Kudos to Brian McLaren for his prediction of an Obama win and difficulties among his friends in holding the new President accountable. Here's one reason why this will be nearly impossible: it actually goes back to the Modernist controversy of the 1920's in American Protestantism (rather than the more recent Postmodernist debate). Let me define modernists as Secularists, plus their counterparts within the Catholic and Protestant traditions. But it's the same conflict as Martin Luther faced in the Middle Ages: Grace v. Works. The works of the priest, the transubstantiation of the Mass were religious works, at least as the Reformers understood them, and probably as many if not most practitioners did. Today's liberals, whether secular or “Christian” are also legalists! What? They are anti-Ten Commandments, so they are anti-legalism, right? NO! There is NO GRACE without sin. Modernists do not believe in sin, so they CANNOT believe in grace. Grace , though entirely opposed to legalism, is not its mirrored opposite. Grace is not “no laws” as opposed to “lots of laws.” Grace is God's gift to those who heed His call to repentance from SIN. Through the Law we become conscious of sin. But if we deny the law, that is, IGNORE it, there is no consciousness of sin. Modernists fervently believe, like good legalists, that sin is “what those bad, bad guys do.” George Bush, Jim Dobson and the waterboarding crowd are BAD because of what they do. They are judged by modernists, both secular and religious, using a different, "up-to-date" law. This “New Law” is nothing like grace. Its function is identical to Old Testament law even if most or every law is radically different. It differentiates the good guys from the bad guys, us versus them. The Modernists are the new Pharisees. Now, I am painfully aware that a conservative Protestant such as myself is sorely temped by legalism and Phariseeism. I acknowledge this temptation and my frequent failures. But that doesn't mean that my theological opposites have an opposite temptation—you have the SAME temptation, and your failure is to judge by your new, more “Reason”able standard. Many times, the Wallis/MacLaren crowd is simply judging by a new law. They cannot be recipients or advocates of grace because they do not acknowledge sin as an offense against a Holy God. In liberalism's eye, God's standards are outmoded, and God has been reduced to their favorite uncle in a tweed jacket. (Or some feminist hero for the more radical crowd). This judging is ANYTHING but Grace. “God is dead” proclaimed the most honest liberals of the 1960's. The sentiment was never contradicted by the mainline liberals; only the words were changed. IF this is indeed what you have done, you have created a god in your own image, violating the first and second commandments. While a kinder word would be to describe some of this would be “modernist/Christian syncretists,” it would also be accurate to describe those who believe this way as idolaters. Now, there are many good people posting at SojoNet; I only offer these thoughts as a warning, and as a “If the shoe fits” challenge. Some of these thoughts are from J. Gresham Machen's Christianity and Liberalism” He acknowledged that Christianity and Modernism would've also been an accurate title, and today it would be much more accurate since this is only vaguely related to politics. It's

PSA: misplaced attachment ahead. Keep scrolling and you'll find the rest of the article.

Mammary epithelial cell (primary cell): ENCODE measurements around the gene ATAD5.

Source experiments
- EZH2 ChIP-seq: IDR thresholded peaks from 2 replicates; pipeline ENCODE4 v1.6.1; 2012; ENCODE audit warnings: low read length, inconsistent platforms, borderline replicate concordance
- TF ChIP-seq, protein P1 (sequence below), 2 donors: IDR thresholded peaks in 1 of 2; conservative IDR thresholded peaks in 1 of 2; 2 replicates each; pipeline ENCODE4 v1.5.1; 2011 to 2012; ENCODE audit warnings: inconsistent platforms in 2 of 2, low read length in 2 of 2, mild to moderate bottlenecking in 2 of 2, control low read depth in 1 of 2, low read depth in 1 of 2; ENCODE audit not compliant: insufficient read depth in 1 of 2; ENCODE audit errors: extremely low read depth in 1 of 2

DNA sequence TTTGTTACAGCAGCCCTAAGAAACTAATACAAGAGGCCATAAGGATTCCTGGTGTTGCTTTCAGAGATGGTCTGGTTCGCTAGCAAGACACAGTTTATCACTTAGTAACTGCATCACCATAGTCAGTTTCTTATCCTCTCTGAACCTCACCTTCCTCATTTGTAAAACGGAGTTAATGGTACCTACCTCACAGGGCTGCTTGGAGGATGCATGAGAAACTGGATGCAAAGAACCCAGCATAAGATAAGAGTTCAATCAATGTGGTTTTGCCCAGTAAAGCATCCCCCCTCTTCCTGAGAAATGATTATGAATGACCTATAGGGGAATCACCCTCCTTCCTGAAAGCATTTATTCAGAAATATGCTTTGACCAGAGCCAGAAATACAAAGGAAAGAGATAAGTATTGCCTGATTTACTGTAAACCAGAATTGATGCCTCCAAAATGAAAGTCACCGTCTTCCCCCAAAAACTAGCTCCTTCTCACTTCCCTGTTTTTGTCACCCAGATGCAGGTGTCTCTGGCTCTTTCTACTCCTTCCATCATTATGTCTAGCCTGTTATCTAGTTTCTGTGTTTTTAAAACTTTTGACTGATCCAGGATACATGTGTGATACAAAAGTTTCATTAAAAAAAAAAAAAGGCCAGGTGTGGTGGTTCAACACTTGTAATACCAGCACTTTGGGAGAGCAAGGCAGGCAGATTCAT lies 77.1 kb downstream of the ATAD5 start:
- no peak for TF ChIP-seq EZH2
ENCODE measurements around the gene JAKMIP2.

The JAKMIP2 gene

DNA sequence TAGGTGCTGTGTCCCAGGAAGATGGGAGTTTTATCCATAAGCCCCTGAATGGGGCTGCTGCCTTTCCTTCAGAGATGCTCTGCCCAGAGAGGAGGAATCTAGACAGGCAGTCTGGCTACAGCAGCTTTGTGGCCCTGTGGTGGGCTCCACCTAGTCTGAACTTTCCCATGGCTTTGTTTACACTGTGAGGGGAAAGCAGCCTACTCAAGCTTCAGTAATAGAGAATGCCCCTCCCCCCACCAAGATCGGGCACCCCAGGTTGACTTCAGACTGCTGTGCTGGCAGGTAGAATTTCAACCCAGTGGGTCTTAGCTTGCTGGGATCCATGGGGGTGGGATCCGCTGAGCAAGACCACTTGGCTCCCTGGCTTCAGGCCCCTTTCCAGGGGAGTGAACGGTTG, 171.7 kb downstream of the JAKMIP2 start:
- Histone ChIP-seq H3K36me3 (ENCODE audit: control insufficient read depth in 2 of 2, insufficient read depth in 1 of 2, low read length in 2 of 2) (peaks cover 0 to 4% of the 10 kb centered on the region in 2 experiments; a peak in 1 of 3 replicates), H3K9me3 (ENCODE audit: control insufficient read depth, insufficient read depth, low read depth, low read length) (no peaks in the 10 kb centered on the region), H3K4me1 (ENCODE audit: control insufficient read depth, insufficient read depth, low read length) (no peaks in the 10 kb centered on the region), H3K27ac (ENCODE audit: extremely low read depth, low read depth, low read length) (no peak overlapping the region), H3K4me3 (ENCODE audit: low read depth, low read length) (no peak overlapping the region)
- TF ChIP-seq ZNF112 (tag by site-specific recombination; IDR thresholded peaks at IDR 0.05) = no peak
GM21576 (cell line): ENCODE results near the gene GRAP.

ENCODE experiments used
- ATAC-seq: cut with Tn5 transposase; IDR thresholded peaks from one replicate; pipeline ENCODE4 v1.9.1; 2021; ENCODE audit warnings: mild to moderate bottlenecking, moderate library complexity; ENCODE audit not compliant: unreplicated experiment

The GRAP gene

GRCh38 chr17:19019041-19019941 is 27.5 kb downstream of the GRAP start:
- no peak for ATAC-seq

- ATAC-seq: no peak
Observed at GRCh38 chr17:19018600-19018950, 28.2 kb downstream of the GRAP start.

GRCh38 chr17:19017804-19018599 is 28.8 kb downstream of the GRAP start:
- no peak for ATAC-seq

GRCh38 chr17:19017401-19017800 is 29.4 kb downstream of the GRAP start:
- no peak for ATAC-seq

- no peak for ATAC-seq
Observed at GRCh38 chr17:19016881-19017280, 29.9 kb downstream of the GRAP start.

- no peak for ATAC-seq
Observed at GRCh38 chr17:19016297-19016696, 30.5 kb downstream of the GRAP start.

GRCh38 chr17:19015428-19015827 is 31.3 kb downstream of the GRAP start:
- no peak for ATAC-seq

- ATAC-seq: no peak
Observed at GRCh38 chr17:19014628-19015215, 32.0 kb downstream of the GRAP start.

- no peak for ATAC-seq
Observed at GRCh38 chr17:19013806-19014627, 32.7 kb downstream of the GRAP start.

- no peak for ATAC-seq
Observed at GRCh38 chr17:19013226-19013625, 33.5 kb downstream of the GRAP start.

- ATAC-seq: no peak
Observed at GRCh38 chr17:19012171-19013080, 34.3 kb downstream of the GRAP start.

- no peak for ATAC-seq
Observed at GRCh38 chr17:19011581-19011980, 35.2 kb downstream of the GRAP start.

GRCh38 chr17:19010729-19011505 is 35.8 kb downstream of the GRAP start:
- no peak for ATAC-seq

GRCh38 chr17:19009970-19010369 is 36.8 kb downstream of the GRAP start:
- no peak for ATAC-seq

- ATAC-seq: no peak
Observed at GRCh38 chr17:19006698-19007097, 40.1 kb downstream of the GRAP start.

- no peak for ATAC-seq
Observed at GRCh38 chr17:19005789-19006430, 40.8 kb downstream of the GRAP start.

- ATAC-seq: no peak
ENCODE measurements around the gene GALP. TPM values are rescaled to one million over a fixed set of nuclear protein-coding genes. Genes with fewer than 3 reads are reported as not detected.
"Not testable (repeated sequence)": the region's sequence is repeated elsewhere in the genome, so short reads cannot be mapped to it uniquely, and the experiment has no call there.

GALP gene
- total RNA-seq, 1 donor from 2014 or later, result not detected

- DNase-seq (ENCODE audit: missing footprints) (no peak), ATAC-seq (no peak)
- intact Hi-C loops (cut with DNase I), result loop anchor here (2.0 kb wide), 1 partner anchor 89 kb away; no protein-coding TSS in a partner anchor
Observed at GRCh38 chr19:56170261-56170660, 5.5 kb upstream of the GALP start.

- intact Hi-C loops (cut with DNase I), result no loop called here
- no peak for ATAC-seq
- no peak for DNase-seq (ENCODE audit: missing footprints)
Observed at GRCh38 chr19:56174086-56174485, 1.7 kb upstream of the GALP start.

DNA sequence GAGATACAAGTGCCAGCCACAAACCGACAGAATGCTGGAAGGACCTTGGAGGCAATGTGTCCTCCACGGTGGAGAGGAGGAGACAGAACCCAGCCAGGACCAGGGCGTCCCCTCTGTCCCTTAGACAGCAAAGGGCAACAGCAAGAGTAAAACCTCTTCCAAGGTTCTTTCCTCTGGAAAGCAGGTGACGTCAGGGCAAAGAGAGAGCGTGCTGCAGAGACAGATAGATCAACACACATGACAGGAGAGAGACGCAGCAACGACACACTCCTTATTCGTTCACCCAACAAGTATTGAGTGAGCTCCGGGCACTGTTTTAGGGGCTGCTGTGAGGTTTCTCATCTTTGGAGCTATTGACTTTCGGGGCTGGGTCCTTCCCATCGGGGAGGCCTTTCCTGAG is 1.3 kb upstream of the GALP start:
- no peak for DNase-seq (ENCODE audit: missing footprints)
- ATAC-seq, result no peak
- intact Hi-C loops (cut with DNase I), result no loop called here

Grace v. works. Some of the Confessions have embarrassing condemnations of Catholicism, necessitating explanations and qualifications in the Introductions that the PC(USA) uses to annotate their consititution. This sort of updating is good, because practicing Catholics (as opposed to “We Are the Church” de-facto protestants) have more in common with biblical religion than do modernists. Modernists include Secularists, and their counterparts within the Catholic and Protestant traditions. But it's the same conflict: Grace v. Works. The works of the priest, the transubstantiation of the Mass were religious works, at least as the Reformers understood them, and probably as many if not most practitioners